Some of the articles and quotes we read can inspire us, but they can also leave us with a feeling of guilt and not measuring up. If there are other things you want to do, does that mean you are too selfish to be a mom? Honestly, I think the answer is no.
I think it’s possible to raise healthy, well-adjusted kids and still accomplish other things you care about. Having dreams, personal and/or professional, doesn’t make you a bad mom. Taking time away from your kids to do other things won’t damage them for life. We feel like it sometimes. But it won’t. It’s important for us to internalize this.
Every one of us has to choose for herself how to be a mom, how to define and create that balance between your children’s needs and your own needs as a person. Looking at how other people are doing it can be instructive but also overwhelming and leave us feeling “less than.” I want to encourage you to be okay with doing it your way, and understand that even the suggestions I’m offering are simply suggestions of things that did or didn’t work for me.
Your experience may be different, and that’s okay.
Feeling like it’s hard to be productive is a common thing I’ve heard expressed.
It’s true that motherhood lends itself to interruptions and often to putting our needs aside in favor of others’. Children did not ask to be born, so we do need to make a provision for their physical, emotional, and mental health. That, however, does not mean the world needs to revolve around them. I believe there is a healthy aspect for children to see that mom has needs as well, and that she has interests beyond just her children and pursues things that matter to her. In so doing, she is encouraging her children to go after the things they care about.
A lot of what I’m talking about applies to fatherhood as well, but the experiences of men and women are usually different. For mothers, there often appears to be a risk of losing ourselves in the role and demands of motherhood. But it doesn’t have to be that way all the time. When we talk about making a life that matters, motherhood can be a part of that, but it is not the only part of it, and it’s okay to make room for other things.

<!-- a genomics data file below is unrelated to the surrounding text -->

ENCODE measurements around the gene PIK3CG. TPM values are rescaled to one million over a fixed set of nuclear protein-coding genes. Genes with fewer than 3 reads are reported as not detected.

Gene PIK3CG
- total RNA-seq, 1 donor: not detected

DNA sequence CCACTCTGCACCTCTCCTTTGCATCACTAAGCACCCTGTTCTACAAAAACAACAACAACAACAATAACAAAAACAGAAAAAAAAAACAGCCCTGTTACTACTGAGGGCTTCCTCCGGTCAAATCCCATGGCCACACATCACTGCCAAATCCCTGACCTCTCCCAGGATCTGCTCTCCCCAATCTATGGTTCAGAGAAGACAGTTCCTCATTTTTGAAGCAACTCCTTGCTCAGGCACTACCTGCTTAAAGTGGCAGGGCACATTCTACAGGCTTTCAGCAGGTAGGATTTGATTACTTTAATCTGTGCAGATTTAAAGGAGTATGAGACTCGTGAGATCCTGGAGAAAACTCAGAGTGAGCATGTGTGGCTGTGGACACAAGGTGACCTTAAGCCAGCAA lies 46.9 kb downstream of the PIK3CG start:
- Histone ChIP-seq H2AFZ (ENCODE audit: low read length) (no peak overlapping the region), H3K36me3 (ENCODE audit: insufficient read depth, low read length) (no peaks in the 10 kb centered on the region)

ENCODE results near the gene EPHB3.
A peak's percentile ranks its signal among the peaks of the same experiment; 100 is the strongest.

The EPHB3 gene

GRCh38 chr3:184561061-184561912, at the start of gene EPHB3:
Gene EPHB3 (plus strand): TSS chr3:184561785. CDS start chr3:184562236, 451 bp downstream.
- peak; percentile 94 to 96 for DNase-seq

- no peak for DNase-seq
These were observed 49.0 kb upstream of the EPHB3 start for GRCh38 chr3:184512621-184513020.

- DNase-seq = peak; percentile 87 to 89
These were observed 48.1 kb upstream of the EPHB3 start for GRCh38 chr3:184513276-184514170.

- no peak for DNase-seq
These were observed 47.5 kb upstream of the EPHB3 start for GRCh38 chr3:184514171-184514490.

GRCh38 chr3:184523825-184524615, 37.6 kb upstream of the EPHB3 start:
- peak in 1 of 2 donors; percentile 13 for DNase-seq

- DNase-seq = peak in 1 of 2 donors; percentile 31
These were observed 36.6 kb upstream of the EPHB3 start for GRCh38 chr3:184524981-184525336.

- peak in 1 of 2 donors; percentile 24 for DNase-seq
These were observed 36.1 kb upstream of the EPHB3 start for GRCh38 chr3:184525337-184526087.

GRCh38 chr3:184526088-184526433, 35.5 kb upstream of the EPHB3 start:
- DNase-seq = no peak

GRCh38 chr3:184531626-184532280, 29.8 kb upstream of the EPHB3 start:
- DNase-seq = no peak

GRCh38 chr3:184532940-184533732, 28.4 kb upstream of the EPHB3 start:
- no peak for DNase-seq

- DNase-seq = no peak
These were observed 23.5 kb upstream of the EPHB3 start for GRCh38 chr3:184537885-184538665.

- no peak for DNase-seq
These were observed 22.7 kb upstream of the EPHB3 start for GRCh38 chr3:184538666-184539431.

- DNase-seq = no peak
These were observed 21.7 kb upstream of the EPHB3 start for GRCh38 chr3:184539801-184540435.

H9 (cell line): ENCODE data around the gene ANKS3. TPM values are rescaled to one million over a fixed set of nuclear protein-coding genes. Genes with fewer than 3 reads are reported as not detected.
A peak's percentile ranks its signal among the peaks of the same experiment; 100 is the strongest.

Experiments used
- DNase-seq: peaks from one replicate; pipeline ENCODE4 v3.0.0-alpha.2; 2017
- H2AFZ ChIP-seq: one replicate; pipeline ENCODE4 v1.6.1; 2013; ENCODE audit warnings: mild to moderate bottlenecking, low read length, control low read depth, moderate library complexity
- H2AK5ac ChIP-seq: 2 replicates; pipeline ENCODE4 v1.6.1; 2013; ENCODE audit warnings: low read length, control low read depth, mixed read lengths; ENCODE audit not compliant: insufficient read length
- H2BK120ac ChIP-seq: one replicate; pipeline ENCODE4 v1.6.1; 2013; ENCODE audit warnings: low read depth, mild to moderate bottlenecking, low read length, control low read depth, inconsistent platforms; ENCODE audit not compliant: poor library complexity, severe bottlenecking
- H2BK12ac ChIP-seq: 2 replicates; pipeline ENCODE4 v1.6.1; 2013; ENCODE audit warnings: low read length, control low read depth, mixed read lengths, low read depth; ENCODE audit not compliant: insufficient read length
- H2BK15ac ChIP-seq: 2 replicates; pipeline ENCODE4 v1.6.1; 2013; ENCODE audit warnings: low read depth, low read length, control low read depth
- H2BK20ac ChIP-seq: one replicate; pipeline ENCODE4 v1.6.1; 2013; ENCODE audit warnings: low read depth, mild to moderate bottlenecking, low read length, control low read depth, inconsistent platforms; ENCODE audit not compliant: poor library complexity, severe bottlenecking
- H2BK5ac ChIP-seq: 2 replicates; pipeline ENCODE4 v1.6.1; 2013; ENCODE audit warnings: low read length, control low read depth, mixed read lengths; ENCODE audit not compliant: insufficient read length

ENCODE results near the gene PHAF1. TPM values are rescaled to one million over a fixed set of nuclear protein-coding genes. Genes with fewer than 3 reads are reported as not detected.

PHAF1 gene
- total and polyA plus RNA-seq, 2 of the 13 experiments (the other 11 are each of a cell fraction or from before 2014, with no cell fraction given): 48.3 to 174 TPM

Here are some things to keep in mind if you’re a mom (or even if you’re not):
- Be grateful – whatever your situation is, there is something in it to be grateful for
- Ask for what you need
- Protect your sense of self – no matter how much we love our kids, no matter now much we enjoy mothering, we need to recognize and make room for our identity beyond and outside of motherhood
- Recognize nothing lasts forever – every stage of motherhood (like of life in general) has its blessings and its challenges. In fact, the challenges are blessings if we learn to see them that way. What skills can you learn to help overcome those challenges?
- Don’t compare yourself to other moms, or to women who don’t have kids
- If you don’t have children, don’t compare yourself to those who do, or even to other women who don’t
- We certainly can learn from each other, but stop measuring ourselves by comparison to each other
- Be who you are, and be okay with that
- Forgive yourself when you mess up. And know that we all do.
“The absolute [greatest] thing about being a parent is that every day is a fresh start. You always can say, ‘Today we’re going to try this!’ And, if it goes horribly, you can say, ‘Today we’re throwing that out, and we’re trying this!’”
– Jennifer Garner
“The fastest way to break the cycle of perfectionism and become a fearless mother is to give up the idea of doing it perfectly—indeed to embrace uncertainty and imperfection.”
– Arianna Huffington
“There’s no way to be a perfect mother and a million ways to be a good one.”
– Jill Churchill
Find your way to be a good mother. That’s what I want to say to all the moms out there: you’re probably doing better than you think you are. And whether you’re a mom or not, give yourself permission to be who you are, no matter what you see others doing. Give yourself grace.
What do you think?
Whether you’re a mother or not, I’d love to know your thoughts on motherhood, productivity, and making a life that matters-how motherhood and productivity are related. Please share your thoughts in the comments section below this post or in The Productive Woman Community Facebook group, or send me an email.
- What I Know About Raising Kids – TPW059
- Raising Productive Kids – TPW156
- Launching Your Kids – TPW202